America has produced its share of memorable characters, both real and fictional. Historians will endlessly write about Abraham Lincoln, Donald Trump and the characters of Sinclair Lewis. There are striking similarities and contrasts between the aforementioned. Let's compare, shall we?
Trump: I believe we have God on our side.
"I really do believe we have God on our side ... or there would have been no way that we could have won," President Donald Trump told supporters at the King Jesus International Ministry (El Rey Jesús) in Miami, Florida. "People say, ‘How do you win?' You don't have the media. You have so many things against you' — and we win. So there has to be something."
"Look at the record. We've done things that nobody thought was possible. We're not only defending our constitutional rights, we're also defending religion itself, which is under siege. In America, we don't worship government. We worship God. Very soon, I'll be taking action to safeguard students' and teachers' First Amendment rights to pray in our schools."
Lincoln: I hope the Lord is on our side.
The religious views of Abraham Lincoln are a matter of interest among scholars and the public. Lincoln grew up in a highly religious Baptist family. He never joined any Church, and was a skeptic as a young man and sometimes ridiculed revivalists. He frequently referred to God and had a deep knowledge of the Bible, often quoting it.
Lincoln attended Protestant church services with his wife and children, and after two of them died he became more intensely concerned with religion. Some argue that Lincoln was neither a Christian believer nor a secular freethinker.
Although Lincoln never made an unambiguous public profession of Christian belief, several people who knew him personally, such as Chaplain of the Senate Phineas Gurley and Mary Todd Lincoln, claimed that he believed in Christ in the religious sense. However, close friends who had known Lincoln for years, such as Ward Hill Lamon and William Herndon, rejected the idea that he was a believing Christian.
The following is from Page 282 of Six Months in the White House with Abraham Lincoln by Francis B. Carpenter and published in 1867:
"No nobler reply ever fell from the lips of a ruler, than that uttered by President Lincoln in response to the clergyman who ventured to say, in his presence, that he hoped 'the Lord was on our side.'
"'I am not at all concerned about that,' replied Mr. Lincoln, 'for I know that the Lord is always on the side of the right. But it is my constant anxiety and prayer that I and this nation should be on the Lord's side. Sinclair Lewis characters: piety and pretense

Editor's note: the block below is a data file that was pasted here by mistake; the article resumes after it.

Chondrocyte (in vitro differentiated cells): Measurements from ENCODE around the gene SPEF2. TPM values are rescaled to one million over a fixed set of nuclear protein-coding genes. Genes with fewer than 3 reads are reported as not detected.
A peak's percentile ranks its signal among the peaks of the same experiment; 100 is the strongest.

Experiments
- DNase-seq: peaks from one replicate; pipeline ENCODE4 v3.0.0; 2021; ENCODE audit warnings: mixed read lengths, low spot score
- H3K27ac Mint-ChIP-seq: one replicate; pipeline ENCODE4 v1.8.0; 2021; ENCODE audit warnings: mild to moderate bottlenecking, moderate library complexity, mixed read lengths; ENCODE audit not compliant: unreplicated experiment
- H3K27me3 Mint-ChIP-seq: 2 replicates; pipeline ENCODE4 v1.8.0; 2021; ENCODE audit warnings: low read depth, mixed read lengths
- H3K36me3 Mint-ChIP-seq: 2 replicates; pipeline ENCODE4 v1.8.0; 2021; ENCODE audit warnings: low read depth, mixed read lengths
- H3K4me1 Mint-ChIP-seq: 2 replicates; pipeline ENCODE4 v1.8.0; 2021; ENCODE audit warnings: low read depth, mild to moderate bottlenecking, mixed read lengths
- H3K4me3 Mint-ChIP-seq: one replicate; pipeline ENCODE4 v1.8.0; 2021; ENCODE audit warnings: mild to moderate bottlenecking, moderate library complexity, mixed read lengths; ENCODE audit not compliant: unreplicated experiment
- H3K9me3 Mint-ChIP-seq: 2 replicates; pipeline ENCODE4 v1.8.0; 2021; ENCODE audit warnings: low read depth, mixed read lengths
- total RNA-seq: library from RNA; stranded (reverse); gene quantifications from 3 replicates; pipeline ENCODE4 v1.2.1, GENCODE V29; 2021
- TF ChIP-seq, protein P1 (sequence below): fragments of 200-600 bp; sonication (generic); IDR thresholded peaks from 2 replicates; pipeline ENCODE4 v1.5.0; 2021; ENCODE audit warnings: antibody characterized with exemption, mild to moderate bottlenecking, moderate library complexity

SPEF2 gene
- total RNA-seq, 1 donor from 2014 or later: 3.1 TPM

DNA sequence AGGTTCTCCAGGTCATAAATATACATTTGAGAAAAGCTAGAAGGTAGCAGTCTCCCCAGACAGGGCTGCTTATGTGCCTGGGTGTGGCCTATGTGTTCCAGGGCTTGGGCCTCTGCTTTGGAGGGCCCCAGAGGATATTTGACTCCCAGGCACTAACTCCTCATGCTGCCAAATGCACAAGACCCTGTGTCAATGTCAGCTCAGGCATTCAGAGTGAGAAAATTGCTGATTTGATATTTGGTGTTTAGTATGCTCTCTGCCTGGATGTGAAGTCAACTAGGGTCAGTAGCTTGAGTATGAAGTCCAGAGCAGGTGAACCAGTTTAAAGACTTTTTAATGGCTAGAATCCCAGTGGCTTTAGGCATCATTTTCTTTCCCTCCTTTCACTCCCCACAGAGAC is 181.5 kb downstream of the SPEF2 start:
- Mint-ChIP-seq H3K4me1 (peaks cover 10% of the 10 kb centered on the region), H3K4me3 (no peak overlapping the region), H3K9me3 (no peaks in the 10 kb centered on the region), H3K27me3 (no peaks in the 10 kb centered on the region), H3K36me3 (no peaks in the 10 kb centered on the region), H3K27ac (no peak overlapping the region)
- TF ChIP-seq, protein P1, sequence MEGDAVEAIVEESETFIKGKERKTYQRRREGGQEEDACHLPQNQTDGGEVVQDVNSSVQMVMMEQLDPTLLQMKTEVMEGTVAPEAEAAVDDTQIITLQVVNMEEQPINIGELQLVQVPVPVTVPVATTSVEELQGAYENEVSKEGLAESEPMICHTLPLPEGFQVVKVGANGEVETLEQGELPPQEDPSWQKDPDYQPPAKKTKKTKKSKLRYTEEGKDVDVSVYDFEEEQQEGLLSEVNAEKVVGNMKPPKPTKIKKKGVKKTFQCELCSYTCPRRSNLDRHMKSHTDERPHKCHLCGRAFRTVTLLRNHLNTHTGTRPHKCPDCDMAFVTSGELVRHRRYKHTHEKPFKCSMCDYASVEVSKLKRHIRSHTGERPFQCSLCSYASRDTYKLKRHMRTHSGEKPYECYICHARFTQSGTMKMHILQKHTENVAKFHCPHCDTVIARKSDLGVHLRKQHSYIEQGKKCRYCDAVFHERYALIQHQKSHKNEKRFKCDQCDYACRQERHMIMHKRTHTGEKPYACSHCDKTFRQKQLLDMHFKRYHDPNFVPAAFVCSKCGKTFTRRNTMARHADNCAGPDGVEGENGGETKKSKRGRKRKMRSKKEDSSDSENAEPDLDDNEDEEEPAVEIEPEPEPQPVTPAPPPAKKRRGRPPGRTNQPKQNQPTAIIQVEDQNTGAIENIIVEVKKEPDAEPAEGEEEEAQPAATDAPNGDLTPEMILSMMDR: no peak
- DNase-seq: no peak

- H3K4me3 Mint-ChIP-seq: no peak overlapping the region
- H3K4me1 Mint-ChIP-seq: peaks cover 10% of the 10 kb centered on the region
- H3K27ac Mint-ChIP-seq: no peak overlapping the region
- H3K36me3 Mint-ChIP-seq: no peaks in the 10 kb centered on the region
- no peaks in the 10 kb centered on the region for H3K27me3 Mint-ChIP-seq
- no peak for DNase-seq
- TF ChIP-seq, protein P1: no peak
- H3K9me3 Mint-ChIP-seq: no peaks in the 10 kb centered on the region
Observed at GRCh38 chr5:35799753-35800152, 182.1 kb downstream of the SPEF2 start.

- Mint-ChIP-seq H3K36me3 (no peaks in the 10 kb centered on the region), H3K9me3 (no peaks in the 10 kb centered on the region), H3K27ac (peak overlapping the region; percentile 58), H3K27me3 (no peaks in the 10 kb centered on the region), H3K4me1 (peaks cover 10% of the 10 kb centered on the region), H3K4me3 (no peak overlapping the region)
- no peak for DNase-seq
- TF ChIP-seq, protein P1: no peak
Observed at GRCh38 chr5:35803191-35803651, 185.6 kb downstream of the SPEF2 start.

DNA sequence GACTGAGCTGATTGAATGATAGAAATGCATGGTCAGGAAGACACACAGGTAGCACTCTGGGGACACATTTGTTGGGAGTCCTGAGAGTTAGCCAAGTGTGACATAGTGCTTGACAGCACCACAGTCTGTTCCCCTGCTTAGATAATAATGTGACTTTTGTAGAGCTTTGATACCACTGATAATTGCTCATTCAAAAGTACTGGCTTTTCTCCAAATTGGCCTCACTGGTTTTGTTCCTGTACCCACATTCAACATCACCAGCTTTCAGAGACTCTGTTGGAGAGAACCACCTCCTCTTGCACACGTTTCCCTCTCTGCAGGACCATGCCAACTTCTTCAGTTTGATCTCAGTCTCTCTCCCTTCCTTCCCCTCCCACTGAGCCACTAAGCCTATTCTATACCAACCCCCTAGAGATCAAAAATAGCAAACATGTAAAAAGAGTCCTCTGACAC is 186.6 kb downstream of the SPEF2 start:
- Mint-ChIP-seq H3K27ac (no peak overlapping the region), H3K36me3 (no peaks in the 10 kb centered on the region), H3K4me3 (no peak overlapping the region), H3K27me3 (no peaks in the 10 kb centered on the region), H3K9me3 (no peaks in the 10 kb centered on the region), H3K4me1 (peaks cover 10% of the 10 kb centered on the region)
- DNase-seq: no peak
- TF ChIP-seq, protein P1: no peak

Sinclair Lewis, the Nobel Prize winning author, recognized and wrote about phonies. The personalities of his characters may seem familiar to you.
Lewis’ It Can’t Happen Here a semi-satirical 1935 novel imagines presidential candidate Berzelius “Buzz” Windrip, appealing to nativists in order to successfully secure the party nomination over Franklin Delano Roosevelt. Windrip then wins the 1936 presidential election by railing against immigrants, the poor and the liberal media.
Lewis also wrote Elmer Gantry, the story of a narcissistic, womanizer who becomes a preacher. Gantry is a successful minister despite his hypocrisy and serial sexual indiscretions. He electrifies the pious rubes attending his his revival tent sermons with his theatrics and xenophobia. Burt Lancaster starred in the film version.
"I have here in my pocket - and thank heaven you can't see them - lewd, dirty, obscene, and I'm ashamed to say this: French postcards. They were sold to me in front of your own innocent high school by a man with a black beard... a foreigner." --Elmer Gantry.
Sinclair Lewis' character Buzz Windrip sells himself as the champion of “Forgotten Men,” determined to bring dignity and prosperity back to America’s white working class. Windrip loves big, passionate rallies and rails against the “lies” of the mainstream press. His supporters embrace this message, lashing out against the “highbrow intellectuality” of editors and professors and policy elites.